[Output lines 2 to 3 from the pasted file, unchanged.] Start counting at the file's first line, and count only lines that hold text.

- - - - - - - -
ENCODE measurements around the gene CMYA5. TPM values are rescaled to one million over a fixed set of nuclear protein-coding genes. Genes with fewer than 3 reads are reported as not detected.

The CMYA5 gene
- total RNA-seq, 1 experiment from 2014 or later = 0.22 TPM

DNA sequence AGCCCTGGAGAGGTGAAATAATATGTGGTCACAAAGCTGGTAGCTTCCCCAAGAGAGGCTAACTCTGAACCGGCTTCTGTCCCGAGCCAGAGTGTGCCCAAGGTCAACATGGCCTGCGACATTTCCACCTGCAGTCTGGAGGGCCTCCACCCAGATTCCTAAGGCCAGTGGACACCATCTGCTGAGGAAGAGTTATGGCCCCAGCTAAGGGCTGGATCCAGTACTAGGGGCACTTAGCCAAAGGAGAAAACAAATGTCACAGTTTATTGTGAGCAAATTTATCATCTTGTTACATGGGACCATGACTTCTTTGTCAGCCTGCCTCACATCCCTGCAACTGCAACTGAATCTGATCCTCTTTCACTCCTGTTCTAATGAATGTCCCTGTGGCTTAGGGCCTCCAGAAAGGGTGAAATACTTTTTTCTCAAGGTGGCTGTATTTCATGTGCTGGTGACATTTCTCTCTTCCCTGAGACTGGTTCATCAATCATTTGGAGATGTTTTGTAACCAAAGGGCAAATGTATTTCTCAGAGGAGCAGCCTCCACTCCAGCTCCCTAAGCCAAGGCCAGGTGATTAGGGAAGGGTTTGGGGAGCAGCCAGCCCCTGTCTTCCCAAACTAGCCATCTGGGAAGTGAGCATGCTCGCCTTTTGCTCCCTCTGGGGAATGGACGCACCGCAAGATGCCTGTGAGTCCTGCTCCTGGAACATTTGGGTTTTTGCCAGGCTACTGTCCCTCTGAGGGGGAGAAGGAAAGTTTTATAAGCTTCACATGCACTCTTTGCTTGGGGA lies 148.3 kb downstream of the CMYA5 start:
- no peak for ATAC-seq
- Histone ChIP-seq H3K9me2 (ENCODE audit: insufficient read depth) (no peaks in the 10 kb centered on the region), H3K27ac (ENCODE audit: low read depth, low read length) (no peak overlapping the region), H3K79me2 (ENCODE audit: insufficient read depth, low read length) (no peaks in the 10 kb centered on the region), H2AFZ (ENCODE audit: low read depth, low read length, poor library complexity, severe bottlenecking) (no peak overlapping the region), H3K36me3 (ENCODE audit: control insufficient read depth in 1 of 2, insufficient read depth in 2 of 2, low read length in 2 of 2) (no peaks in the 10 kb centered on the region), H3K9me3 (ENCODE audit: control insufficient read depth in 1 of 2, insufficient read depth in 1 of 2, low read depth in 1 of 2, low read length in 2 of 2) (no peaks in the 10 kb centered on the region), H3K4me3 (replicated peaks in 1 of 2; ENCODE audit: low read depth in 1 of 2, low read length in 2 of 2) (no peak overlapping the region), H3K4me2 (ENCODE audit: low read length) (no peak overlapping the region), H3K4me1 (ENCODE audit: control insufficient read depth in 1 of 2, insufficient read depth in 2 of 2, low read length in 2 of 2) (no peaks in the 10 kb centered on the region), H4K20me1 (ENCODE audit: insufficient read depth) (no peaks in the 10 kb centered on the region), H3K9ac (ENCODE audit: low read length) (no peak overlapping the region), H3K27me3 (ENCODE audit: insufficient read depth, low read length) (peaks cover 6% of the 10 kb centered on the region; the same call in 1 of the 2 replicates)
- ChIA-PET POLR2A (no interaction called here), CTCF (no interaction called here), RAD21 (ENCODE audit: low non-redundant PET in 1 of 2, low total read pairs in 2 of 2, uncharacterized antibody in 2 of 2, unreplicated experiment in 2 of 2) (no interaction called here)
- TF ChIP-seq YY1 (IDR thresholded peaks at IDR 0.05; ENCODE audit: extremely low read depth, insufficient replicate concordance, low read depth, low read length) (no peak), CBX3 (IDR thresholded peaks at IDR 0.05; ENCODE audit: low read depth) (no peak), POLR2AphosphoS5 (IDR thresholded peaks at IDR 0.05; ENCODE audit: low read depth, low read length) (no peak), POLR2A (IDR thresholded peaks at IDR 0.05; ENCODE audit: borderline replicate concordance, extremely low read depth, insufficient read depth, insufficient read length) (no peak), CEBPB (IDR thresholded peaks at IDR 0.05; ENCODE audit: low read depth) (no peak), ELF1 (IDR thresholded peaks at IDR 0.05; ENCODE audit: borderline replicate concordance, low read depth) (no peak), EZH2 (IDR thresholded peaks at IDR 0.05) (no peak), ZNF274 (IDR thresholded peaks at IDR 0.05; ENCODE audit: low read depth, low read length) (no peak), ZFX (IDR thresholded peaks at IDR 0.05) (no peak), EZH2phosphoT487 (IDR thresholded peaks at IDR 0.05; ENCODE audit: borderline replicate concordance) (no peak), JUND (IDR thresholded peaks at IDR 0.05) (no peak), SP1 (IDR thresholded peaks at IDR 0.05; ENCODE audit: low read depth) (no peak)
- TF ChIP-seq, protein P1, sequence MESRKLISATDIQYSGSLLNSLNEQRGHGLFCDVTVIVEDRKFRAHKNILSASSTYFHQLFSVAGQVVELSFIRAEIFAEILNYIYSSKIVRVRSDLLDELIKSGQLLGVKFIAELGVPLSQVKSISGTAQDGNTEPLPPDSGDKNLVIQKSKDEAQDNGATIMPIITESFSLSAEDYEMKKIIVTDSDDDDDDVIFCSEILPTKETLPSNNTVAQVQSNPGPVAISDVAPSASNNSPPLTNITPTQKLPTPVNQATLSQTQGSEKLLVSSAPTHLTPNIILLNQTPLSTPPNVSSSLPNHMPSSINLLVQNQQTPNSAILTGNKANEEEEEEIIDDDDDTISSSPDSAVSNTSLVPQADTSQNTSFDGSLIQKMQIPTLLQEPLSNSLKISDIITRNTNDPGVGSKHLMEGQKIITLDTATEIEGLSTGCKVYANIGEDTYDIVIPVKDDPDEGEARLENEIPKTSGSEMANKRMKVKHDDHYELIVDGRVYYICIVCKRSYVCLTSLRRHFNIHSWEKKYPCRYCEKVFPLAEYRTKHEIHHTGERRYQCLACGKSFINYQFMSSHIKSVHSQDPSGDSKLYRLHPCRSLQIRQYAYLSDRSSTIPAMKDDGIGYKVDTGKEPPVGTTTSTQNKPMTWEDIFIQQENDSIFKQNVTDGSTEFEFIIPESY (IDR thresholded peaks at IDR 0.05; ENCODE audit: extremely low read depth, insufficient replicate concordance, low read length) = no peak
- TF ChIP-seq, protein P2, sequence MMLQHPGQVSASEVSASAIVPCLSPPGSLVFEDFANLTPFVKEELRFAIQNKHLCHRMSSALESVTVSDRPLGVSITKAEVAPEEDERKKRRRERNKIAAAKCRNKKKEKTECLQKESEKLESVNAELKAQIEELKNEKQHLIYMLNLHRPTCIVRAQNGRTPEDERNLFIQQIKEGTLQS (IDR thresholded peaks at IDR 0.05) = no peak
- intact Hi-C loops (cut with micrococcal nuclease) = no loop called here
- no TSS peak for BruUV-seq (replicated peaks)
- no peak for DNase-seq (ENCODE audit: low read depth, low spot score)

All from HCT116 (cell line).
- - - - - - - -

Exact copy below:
The CMYA5 gene
- total RNA-seq, 1 experiment from 2014 or later = 0.22 TPM